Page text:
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European Central Bank chief Mario Draghi on Wednesday met Cyprus President Nicos Anastasiades in Frankfurt to help the eurozone member tackle its daunting bailout terms, an official statement said.
"The focus of the meeting was the practical difficulties that arise for the banking system from the implementation of the loan agreement," Cyprus government spokesman Christos Stylianides said in the statement issued in Nicosia.
"The two sides decided that today's meeting will be followed by other meetings whenever that is deemed necessary and whenever practical difficulties arise," the statement said.
In exchange for a 10-billion-euro loan from the ECB, European Union and the International Monetary Fund, Cyprus agreed in March on 13 billion euros in measures to cut its budget deficit and to restructure its bloated banking system.
"At the meeting, the (Cyprus) president raised specific issues related to the practical difficulties in the implementation of the conditions of the loan agreement and the (bailout) memorandum," Wednesday's statement said, without elaborating.
Cyprus Finance Minister Haris Georgiades and central bank governor Panicos Demetriades also took part in the discussions.
Anastasiades had written to Draghi, as part of the troika of international lenders, slamming the terms of the bailout and asking for practical help to ensure Cyprus could live up to its part of the deal.
The president has insisted he does not want to renegotiate the bailout deal but called for a tweaking of the rescue plan, arguing that its terms were harsh for the Bank of Cyprus and would hinder efforts to kick-start the recession-hit economy.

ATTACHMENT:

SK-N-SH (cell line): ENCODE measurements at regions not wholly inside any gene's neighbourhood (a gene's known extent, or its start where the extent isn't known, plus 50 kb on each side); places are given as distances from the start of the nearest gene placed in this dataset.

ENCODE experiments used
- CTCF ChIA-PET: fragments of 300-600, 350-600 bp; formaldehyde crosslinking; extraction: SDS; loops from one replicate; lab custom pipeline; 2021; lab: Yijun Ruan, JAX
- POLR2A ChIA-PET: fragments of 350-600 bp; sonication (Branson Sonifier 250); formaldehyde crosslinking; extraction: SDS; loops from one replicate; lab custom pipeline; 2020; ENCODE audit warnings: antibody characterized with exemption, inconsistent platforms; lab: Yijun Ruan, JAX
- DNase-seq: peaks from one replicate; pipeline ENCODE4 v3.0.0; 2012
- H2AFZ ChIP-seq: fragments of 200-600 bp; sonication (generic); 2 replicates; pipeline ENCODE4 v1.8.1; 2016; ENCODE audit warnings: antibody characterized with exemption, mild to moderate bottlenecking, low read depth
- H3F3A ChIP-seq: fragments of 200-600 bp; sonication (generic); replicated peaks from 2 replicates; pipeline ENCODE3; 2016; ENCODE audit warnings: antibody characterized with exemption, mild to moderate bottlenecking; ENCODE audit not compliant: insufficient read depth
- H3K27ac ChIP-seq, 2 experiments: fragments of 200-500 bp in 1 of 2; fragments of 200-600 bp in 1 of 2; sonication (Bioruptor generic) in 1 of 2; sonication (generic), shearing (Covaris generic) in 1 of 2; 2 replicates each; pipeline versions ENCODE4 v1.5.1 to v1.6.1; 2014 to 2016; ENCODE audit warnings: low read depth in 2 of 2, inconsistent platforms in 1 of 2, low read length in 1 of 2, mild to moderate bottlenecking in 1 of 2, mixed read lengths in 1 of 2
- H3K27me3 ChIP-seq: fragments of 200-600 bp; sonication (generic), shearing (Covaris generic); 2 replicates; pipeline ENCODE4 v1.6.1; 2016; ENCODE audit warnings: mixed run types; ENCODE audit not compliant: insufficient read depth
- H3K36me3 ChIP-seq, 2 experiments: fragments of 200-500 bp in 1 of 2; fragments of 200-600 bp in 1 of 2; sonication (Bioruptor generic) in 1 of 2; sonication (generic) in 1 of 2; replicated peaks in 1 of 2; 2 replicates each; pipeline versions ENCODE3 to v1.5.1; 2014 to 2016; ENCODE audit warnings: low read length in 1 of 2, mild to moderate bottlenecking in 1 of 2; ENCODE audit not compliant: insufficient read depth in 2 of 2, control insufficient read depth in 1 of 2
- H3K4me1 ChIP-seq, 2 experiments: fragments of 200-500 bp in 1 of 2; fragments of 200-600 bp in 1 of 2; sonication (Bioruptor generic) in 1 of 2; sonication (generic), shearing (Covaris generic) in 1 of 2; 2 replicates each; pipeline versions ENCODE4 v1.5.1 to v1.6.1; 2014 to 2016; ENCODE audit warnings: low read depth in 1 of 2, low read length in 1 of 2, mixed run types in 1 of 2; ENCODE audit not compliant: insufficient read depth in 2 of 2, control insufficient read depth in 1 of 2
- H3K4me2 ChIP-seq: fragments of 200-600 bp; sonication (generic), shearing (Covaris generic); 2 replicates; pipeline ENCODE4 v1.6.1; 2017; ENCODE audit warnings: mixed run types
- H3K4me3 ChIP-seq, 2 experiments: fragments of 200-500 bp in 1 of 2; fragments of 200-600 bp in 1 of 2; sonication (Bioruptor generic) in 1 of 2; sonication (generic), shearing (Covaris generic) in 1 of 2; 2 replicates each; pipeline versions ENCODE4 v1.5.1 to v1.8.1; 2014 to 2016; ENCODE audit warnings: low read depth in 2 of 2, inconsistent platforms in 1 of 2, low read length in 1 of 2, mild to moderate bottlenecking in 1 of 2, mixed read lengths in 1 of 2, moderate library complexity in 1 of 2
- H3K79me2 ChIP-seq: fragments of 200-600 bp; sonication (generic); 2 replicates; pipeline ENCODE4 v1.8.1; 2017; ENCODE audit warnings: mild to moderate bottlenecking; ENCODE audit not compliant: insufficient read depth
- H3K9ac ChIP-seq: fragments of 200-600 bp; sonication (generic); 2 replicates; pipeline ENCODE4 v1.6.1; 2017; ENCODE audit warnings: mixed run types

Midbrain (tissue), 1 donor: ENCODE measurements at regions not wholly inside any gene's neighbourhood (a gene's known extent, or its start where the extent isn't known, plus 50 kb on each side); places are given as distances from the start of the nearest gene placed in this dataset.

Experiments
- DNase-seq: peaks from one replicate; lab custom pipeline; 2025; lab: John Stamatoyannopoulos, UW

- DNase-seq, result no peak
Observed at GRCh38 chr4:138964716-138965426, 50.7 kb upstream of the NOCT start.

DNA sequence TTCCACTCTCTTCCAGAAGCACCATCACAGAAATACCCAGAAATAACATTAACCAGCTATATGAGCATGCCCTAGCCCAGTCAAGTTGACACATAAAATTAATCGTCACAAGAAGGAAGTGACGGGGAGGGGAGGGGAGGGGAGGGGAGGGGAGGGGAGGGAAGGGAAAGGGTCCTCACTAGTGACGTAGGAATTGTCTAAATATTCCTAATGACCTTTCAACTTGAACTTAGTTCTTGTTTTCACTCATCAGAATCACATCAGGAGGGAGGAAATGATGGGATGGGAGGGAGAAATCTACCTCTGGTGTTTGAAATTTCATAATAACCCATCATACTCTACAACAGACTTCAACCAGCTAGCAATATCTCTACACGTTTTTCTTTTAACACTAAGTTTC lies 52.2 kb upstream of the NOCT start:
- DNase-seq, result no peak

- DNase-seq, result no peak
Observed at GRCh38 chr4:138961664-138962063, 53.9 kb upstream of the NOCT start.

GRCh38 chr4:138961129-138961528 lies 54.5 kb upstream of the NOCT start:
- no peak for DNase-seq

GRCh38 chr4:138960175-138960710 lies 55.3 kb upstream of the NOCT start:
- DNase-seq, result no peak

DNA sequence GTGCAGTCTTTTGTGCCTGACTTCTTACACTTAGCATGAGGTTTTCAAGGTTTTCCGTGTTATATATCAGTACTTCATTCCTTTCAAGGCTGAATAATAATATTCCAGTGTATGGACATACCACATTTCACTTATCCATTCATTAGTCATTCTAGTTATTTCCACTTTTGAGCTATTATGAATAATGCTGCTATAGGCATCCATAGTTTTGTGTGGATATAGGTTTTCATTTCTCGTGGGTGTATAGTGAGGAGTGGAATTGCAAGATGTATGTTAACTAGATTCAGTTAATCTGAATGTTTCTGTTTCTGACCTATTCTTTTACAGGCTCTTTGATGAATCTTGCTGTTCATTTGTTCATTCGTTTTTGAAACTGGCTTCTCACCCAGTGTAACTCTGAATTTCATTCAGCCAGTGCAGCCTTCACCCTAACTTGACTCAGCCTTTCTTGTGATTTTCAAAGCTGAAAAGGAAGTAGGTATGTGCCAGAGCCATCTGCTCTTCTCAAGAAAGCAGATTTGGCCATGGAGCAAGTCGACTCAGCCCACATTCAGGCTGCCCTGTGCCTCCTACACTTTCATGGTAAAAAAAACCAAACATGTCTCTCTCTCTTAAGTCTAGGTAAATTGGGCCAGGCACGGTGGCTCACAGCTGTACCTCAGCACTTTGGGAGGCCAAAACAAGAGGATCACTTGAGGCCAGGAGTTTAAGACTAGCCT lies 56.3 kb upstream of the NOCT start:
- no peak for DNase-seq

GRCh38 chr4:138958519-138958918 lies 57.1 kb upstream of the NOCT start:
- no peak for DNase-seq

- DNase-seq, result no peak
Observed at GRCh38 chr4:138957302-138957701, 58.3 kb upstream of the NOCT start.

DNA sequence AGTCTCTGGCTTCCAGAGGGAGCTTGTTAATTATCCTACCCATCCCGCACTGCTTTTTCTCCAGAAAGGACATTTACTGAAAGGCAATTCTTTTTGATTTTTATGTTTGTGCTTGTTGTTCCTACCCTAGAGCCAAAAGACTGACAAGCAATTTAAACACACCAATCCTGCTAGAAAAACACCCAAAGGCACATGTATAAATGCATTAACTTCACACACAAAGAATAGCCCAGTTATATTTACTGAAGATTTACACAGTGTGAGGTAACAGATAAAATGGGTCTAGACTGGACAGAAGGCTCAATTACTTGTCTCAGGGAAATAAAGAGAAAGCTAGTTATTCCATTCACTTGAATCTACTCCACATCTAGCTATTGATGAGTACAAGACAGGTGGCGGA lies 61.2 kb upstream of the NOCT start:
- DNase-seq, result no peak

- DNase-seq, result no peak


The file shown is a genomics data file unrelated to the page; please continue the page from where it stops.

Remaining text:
With BoC being the island's largest lender, the economy will remain shackled until it can operate without restrictions.
An ECB statement said the meeting "consisted of an exchange of views on the on-going implementation of the macroeconomic adjustment programme in Cyprus".
"Both parties agreed that, in the period ahead, one priority is to bring Bank of Cyprus out of resolution. The asset valuation is expected for the second half of July, and the discussions will continue when these results are available," it added.
Cyprus was forced to wind up failed lender Laiki and impose a massive levy on larger deposits in Bank of Cyprus, the island's largest.
BoC customers with deposits of more than 100,000 euros could lose up to 60 percent of those holdings.
Those in defunct Laiki will have to wait years to see any of their money over 100,000 euros, after it was split into a good bank and bad bank - the good part being absorbed by BoC.
The unprecedented eurozone "haircut" on deposits forced the government to close all the island's banks for nearly two weeks in March and impose draconian controls when they reopened.
At its peak the banking sector was nearly eight times the size of the island's 17-billion-euro economy, but following the bailout deal it has been downsized to around 3.5 times of GDP.